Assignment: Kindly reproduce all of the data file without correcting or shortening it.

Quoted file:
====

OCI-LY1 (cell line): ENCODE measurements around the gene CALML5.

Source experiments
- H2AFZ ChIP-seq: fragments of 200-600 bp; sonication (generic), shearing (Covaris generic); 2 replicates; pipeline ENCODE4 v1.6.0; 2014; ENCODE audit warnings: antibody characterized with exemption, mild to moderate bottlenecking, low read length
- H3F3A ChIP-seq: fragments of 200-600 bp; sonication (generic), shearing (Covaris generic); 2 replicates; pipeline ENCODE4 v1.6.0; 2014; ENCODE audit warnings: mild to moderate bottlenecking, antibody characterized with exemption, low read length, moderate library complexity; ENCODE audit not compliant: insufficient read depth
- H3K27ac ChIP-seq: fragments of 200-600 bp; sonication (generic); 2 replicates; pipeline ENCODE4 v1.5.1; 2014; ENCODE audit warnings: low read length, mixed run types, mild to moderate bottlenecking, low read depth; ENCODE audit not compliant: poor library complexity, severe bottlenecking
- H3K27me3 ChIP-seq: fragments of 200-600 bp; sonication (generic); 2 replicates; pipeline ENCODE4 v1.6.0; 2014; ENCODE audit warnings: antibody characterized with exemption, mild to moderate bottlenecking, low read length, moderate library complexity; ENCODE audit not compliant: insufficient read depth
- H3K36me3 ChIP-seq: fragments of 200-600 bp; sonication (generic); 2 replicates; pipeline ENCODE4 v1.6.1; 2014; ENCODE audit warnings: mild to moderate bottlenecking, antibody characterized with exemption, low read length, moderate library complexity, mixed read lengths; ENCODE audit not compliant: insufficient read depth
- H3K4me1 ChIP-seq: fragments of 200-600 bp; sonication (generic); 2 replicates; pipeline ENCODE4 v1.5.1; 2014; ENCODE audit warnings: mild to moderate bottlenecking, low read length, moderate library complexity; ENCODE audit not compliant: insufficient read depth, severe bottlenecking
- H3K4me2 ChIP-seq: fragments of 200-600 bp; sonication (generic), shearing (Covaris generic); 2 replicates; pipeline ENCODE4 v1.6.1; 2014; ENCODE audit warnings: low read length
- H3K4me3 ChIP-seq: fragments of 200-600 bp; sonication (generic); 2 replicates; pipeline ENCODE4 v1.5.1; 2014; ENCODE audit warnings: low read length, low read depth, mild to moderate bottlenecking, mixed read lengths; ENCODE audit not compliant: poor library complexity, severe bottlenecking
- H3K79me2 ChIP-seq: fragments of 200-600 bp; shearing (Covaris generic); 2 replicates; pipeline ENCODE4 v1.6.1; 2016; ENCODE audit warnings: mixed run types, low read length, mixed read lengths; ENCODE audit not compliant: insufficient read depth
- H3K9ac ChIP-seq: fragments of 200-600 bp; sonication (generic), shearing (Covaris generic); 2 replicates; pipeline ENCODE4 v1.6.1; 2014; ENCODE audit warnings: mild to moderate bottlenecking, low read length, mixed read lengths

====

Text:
OCI-LY1 (cell line): ENCODE measurements around the gene CALML5.

Source experiments
- H2AFZ ChIP-seq: fragments of 200-600 bp; sonication (generic), shearing (Covaris generic); 2 replicates; pipeline ENCODE4 v1.6.0; 2014; ENCODE audit warnings: antibody characterized with exemption, mild to moderate bottlenecking, low read length
- H3F3A ChIP-seq: fragments of 200-600 bp; sonication (generic), shearing (Covaris generic); 2 replicates; pipeline ENCODE4 v1.6.0; 2014; ENCODE audit warnings: mild to moderate bottlenecking, antibody characterized with exemption, low read length, moderate library complexity; ENCODE audit not compliant: insufficient read depth
- H3K27ac ChIP-seq: fragments of 200-600 bp; sonication (generic); 2 replicates; pipeline ENCODE4 v1.5.1; 2014; ENCODE audit warnings: low read length, mixed run types, mild to moderate bottlenecking, low read depth; ENCODE audit not compliant: poor library complexity, severe bottlenecking
- H3K27me3 ChIP-seq: fragments of 200-600 bp; sonication (generic); 2 replicates; pipeline ENCODE4 v1.6.0; 2014; ENCODE audit warnings: antibody characterized with exemption, mild to moderate bottlenecking, low read length, moderate library complexity; ENCODE audit not compliant: insufficient read depth
- H3K36me3 ChIP-seq: fragments of 200-600 bp; sonication (generic); 2 replicates; pipeline ENCODE4 v1.6.1; 2014; ENCODE audit warnings: mild to moderate bottlenecking, antibody characterized with exemption, low read length, moderate library complexity, mixed read lengths; ENCODE audit not compliant: insufficient read depth
- H3K4me1 ChIP-seq: fragments of 200-600 bp; sonication (generic); 2 replicates; pipeline ENCODE4 v1.5.1; 2014; ENCODE audit warnings: mild to moderate bottlenecking, low read length, moderate library complexity; ENCODE audit not compliant: insufficient read depth, severe bottlenecking
- H3K4me2 ChIP-seq: fragments of 200-600 bp; sonication (generic), shearing (Covaris generic); 2 replicates; pipeline ENCODE4 v1.6.1; 2014; ENCODE audit warnings: low read length
- H3K4me3 ChIP-seq: fragments of 200-600 bp; sonication (generic); 2 replicates; pipeline ENCODE4 v1.5.1; 2014; ENCODE audit warnings: low read length, low read depth, mild to moderate bottlenecking, mixed read lengths; ENCODE audit not compliant: poor library complexity, severe bottlenecking
- H3K79me2 ChIP-seq: fragments of 200-600 bp; shearing (Covaris generic); 2 replicates; pipeline ENCODE4 v1.6.1; 2016; ENCODE audit warnings: mixed run types, low read length, mixed read lengths; ENCODE audit not compliant: insufficient read depth
- H3K9ac ChIP-seq: fragments of 200-600 bp; sonication (generic), shearing (Covaris generic); 2 replicates; pipeline ENCODE4 v1.6.1; 2014; ENCODE audit warnings: mild to moderate bottlenecking, low read length, mixed read lengths